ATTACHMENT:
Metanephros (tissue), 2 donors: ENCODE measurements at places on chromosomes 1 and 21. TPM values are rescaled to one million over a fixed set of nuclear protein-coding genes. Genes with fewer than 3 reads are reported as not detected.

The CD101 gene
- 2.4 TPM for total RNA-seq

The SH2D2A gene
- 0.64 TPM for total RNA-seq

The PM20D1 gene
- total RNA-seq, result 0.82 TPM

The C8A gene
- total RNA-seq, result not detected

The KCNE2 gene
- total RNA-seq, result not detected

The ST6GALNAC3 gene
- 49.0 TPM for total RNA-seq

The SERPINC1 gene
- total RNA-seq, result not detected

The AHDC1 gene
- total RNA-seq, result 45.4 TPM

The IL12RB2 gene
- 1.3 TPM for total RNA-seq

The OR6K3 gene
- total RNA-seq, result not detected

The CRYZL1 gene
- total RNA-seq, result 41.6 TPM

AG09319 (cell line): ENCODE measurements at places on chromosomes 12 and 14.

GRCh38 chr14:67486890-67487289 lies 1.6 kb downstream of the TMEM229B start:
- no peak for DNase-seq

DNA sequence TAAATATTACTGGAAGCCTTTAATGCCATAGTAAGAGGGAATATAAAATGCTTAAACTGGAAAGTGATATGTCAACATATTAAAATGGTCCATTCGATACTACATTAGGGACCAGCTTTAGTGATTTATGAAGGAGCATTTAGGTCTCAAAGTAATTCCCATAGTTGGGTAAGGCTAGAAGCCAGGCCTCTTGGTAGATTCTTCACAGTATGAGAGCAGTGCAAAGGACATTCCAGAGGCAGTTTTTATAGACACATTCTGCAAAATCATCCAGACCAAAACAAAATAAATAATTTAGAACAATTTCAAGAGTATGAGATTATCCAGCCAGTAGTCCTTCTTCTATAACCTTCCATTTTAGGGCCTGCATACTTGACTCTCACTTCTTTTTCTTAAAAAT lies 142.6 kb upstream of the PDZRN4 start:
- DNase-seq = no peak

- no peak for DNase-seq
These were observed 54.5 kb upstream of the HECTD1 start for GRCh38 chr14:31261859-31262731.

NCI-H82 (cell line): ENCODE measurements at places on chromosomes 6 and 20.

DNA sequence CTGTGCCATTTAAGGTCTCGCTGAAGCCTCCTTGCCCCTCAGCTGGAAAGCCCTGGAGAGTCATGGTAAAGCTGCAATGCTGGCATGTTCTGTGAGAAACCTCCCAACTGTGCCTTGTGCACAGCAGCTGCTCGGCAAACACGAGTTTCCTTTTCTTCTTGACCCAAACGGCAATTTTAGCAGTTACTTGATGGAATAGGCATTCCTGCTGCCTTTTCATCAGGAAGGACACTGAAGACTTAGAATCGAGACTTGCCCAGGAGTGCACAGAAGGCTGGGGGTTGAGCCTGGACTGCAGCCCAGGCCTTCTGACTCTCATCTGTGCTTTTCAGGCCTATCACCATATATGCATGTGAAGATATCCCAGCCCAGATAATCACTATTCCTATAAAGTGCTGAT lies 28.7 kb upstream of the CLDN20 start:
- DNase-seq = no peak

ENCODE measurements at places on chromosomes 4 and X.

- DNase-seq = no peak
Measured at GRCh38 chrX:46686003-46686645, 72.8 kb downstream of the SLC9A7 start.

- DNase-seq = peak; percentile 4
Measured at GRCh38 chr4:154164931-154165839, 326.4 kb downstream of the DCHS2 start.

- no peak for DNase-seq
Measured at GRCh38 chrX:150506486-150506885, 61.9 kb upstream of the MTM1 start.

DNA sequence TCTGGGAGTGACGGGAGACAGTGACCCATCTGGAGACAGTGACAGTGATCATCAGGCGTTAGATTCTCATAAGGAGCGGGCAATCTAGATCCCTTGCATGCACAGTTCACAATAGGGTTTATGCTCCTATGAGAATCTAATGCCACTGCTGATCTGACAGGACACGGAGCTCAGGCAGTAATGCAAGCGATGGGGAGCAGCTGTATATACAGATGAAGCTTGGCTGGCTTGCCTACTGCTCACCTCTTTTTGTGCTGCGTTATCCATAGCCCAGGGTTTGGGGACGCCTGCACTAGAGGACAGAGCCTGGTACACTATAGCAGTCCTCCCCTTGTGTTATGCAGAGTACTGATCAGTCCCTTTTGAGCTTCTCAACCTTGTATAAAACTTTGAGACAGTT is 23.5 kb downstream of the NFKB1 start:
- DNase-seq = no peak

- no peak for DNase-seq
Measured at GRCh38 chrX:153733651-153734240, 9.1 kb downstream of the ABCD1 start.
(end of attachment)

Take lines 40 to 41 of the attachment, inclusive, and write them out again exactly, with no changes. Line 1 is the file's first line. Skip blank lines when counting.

Measured at GRCh38 chrX:150506486-150506885, 61.9 kb upstream of the MTM1 start.

DNA sequence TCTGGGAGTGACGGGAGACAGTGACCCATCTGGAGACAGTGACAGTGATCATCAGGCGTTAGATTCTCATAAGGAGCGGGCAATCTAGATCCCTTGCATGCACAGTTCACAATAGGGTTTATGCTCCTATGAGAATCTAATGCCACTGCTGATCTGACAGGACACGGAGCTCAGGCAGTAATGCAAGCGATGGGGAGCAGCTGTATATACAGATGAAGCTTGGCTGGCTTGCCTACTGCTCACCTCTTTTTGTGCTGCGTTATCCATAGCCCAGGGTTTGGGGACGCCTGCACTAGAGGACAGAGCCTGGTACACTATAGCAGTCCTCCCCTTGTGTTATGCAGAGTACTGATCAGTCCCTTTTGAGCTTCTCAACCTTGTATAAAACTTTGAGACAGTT is 23.5 kb downstream of the NFKB1 start: